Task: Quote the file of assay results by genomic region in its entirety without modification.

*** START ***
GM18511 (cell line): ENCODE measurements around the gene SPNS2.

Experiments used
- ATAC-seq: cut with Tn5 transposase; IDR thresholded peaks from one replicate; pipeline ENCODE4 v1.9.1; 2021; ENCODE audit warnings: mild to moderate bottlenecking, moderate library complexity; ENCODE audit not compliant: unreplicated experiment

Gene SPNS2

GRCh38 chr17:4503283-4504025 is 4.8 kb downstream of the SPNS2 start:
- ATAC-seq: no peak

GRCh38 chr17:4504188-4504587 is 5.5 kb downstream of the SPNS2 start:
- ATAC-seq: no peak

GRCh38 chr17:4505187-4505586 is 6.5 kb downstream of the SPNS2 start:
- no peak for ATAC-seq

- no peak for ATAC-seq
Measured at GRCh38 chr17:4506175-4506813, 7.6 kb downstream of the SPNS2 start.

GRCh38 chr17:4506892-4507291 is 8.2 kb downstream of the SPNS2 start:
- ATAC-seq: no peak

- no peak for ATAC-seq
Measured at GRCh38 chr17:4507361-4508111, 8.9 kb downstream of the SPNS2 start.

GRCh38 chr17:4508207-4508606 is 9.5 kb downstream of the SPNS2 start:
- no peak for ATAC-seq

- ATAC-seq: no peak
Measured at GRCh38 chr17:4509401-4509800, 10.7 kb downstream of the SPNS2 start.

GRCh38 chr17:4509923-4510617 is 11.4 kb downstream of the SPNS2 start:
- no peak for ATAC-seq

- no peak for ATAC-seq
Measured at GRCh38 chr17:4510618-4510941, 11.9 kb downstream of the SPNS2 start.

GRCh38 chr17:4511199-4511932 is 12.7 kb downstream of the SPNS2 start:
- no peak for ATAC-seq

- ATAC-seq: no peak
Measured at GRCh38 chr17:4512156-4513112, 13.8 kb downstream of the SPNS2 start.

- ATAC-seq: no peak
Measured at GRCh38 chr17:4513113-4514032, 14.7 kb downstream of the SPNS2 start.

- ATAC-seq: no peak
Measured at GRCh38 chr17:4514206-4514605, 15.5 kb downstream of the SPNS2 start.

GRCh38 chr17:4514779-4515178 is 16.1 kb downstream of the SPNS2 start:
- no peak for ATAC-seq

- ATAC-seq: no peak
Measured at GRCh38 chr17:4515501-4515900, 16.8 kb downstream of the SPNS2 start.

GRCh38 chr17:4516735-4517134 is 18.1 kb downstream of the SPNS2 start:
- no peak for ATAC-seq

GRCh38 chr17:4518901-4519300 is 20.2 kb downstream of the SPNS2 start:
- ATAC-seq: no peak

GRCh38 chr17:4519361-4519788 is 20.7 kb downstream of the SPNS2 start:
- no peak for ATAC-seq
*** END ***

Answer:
GM18511 (cell line): ENCODE measurements around the gene SPNS2.

Experiments used
- ATAC-seq: cut with Tn5 transposase; IDR thresholded peaks from one replicate; pipeline ENCODE4 v1.9.1; 2021; ENCODE audit warnings: mild to moderate bottlenecking, moderate library complexity; ENCODE audit not compliant: unreplicated experiment

Gene SPNS2

GRCh38 chr17:4503283-4504025 is 4.8 kb downstream of the SPNS2 start:
- ATAC-seq: no peak

GRCh38 chr17:4504188-4504587 is 5.5 kb downstream of the SPNS2 start:
- ATAC-seq: no peak

GRCh38 chr17:4505187-4505586 is 6.5 kb downstream of the SPNS2 start:
- no peak for ATAC-seq

- no peak for ATAC-seq
Measured at GRCh38 chr17:4506175-4506813, 7.6 kb downstream of the SPNS2 start.

GRCh38 chr17:4506892-4507291 is 8.2 kb downstream of the SPNS2 start:
- ATAC-seq: no peak

- no peak for ATAC-seq
Measured at GRCh38 chr17:4507361-4508111, 8.9 kb downstream of the SPNS2 start.

GRCh38 chr17:4508207-4508606 is 9.5 kb downstream of the SPNS2 start:
- no peak for ATAC-seq

- ATAC-seq: no peak
Measured at GRCh38 chr17:4509401-4509800, 10.7 kb downstream of the SPNS2 start.

GRCh38 chr17:4509923-4510617 is 11.4 kb downstream of the SPNS2 start:
- no peak for ATAC-seq

- no peak for ATAC-seq
Measured at GRCh38 chr17:4510618-4510941, 11.9 kb downstream of the SPNS2 start.

GRCh38 chr17:4511199-4511932 is 12.7 kb downstream of the SPNS2 start:
- no peak for ATAC-seq

- ATAC-seq: no peak
Measured at GRCh38 chr17:4512156-4513112, 13.8 kb downstream of the SPNS2 start.

- ATAC-seq: no peak
Measured at GRCh38 chr17:4513113-4514032, 14.7 kb downstream of the SPNS2 start.

- ATAC-seq: no peak
Measured at GRCh38 chr17:4514206-4514605, 15.5 kb downstream of the SPNS2 start.

GRCh38 chr17:4514779-4515178 is 16.1 kb downstream of the SPNS2 start:
- no peak for ATAC-seq

- ATAC-seq: no peak
Measured at GRCh38 chr17:4515501-4515900, 16.8 kb downstream of the SPNS2 start.

GRCh38 chr17:4516735-4517134 is 18.1 kb downstream of the SPNS2 start:
- no peak for ATAC-seq

GRCh38 chr17:4518901-4519300 is 20.2 kb downstream of the SPNS2 start:
- ATAC-seq: no peak

GRCh38 chr17:4519361-4519788 is 20.7 kb downstream of the SPNS2 start:
- no peak for ATAC-seq